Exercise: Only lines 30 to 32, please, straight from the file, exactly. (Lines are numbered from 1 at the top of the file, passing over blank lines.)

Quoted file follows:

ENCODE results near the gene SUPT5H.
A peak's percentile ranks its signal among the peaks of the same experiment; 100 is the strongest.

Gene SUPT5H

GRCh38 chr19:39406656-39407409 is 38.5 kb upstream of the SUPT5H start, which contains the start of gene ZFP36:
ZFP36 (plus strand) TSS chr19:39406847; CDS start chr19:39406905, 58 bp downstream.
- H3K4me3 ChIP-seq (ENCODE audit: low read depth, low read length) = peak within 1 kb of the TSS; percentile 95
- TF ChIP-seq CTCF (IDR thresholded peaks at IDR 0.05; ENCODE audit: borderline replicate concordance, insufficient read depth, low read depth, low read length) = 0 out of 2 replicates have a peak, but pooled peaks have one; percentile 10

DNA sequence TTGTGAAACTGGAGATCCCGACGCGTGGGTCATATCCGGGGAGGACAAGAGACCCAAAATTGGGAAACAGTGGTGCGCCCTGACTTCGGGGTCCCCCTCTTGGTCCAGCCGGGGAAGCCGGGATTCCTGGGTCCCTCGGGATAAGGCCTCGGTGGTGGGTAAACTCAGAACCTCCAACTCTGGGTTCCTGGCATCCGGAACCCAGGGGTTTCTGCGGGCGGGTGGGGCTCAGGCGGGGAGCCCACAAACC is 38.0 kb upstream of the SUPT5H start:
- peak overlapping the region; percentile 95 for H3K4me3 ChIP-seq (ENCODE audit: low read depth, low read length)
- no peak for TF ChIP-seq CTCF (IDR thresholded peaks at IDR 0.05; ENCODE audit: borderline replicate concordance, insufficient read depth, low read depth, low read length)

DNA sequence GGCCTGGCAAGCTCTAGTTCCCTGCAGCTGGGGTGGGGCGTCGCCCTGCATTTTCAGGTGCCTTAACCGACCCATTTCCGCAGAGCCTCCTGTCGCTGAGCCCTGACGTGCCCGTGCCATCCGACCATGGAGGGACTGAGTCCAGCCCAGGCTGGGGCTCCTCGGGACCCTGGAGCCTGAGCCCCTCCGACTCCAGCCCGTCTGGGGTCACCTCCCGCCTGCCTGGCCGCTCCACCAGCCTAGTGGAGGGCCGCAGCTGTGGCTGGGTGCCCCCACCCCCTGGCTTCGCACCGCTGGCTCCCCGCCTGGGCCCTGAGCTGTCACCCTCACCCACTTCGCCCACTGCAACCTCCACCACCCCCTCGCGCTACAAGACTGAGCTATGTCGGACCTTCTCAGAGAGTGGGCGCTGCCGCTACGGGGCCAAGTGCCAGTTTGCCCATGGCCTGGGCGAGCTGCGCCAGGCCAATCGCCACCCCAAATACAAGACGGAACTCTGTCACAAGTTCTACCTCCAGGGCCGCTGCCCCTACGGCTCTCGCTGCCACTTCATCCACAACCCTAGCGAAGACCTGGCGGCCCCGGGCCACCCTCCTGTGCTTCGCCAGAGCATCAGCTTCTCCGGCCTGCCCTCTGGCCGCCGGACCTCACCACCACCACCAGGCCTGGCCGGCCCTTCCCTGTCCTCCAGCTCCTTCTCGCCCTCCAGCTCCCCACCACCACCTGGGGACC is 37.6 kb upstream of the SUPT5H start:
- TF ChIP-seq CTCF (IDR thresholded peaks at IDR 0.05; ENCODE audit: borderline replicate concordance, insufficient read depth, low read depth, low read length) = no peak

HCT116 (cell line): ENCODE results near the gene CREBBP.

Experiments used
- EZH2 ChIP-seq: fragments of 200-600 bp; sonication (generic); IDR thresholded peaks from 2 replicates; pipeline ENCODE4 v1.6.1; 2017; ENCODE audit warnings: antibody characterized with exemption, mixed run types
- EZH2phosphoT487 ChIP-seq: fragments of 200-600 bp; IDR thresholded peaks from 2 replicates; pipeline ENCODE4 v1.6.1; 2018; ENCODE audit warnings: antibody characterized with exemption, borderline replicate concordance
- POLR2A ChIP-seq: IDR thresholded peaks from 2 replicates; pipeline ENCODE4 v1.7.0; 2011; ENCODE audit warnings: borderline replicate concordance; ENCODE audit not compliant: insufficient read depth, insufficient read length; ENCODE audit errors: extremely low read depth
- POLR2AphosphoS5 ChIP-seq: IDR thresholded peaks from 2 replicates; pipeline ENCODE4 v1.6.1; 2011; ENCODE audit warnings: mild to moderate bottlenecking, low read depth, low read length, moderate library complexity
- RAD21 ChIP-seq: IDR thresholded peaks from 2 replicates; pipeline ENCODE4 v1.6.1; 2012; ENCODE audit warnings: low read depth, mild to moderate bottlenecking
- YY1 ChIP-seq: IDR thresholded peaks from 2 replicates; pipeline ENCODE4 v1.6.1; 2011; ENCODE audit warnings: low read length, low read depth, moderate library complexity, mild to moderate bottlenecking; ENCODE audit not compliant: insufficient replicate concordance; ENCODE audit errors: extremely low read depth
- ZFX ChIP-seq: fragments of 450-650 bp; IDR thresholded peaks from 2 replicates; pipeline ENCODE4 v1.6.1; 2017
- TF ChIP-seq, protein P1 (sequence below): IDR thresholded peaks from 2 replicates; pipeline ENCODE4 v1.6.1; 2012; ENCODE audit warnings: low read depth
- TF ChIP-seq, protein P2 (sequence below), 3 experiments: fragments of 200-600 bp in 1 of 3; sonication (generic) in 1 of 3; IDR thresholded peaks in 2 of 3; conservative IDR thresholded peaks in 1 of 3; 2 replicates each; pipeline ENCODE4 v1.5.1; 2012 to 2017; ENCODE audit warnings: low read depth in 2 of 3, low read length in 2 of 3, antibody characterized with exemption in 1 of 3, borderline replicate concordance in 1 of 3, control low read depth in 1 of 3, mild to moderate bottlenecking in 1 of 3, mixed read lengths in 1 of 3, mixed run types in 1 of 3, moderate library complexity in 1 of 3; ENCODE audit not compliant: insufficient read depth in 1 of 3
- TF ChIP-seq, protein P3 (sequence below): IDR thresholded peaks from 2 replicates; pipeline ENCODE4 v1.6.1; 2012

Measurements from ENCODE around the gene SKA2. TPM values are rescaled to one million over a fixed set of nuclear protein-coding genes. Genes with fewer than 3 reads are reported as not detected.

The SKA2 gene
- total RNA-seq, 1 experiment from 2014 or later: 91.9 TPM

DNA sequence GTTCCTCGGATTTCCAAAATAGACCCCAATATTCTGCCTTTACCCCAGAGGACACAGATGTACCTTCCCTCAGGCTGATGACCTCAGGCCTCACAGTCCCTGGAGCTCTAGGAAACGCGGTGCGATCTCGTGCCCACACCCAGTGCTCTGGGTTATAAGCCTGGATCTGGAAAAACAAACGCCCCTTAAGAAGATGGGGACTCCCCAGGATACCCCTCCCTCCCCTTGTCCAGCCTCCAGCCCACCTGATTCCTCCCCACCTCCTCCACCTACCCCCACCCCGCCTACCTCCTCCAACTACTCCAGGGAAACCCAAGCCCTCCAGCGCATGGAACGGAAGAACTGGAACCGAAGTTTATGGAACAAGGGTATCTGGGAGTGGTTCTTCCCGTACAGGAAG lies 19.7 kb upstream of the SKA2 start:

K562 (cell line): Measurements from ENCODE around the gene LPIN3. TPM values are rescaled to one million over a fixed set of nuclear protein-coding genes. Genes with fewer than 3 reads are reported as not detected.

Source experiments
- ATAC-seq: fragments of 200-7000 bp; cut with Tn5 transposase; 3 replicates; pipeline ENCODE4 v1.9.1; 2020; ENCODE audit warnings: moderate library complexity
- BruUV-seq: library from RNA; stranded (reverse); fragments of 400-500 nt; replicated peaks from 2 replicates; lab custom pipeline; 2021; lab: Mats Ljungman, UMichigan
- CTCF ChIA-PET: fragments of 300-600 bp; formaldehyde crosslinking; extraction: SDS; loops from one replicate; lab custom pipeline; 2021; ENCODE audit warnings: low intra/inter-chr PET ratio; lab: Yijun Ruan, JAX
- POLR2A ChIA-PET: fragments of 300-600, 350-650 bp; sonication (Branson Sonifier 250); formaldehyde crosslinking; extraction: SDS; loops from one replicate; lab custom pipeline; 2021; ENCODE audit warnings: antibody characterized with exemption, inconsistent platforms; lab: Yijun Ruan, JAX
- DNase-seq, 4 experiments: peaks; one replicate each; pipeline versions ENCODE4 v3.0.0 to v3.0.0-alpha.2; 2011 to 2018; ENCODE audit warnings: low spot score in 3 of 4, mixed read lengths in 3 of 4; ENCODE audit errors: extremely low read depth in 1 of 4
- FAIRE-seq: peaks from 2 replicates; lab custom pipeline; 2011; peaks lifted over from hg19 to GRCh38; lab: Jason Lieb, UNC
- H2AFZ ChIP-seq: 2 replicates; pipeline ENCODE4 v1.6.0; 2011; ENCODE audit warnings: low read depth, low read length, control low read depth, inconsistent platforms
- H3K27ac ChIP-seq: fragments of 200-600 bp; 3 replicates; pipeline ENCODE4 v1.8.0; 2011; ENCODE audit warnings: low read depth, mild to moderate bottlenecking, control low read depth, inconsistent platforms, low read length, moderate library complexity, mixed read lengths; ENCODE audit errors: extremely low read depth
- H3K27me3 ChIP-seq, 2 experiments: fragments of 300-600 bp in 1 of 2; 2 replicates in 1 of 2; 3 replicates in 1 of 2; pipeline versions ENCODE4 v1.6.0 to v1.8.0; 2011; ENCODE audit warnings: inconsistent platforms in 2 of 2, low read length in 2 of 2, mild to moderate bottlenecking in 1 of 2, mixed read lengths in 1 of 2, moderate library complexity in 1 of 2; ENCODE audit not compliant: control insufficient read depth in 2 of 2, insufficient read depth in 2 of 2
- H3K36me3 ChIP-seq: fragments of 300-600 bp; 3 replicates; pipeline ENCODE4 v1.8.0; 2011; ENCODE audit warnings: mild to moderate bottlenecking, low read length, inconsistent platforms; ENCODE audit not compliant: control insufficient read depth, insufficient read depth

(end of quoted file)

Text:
Source experiments
- ATAC-seq: fragments of 200-7000 bp; cut with Tn5 transposase; 3 replicates; pipeline ENCODE4 v1.9.1; 2020; ENCODE audit warnings: moderate library complexity
- BruUV-seq: library from RNA; stranded (reverse); fragments of 400-500 nt; replicated peaks from 2 replicates; lab custom pipeline; 2021; lab: Mats Ljungman, UMichigan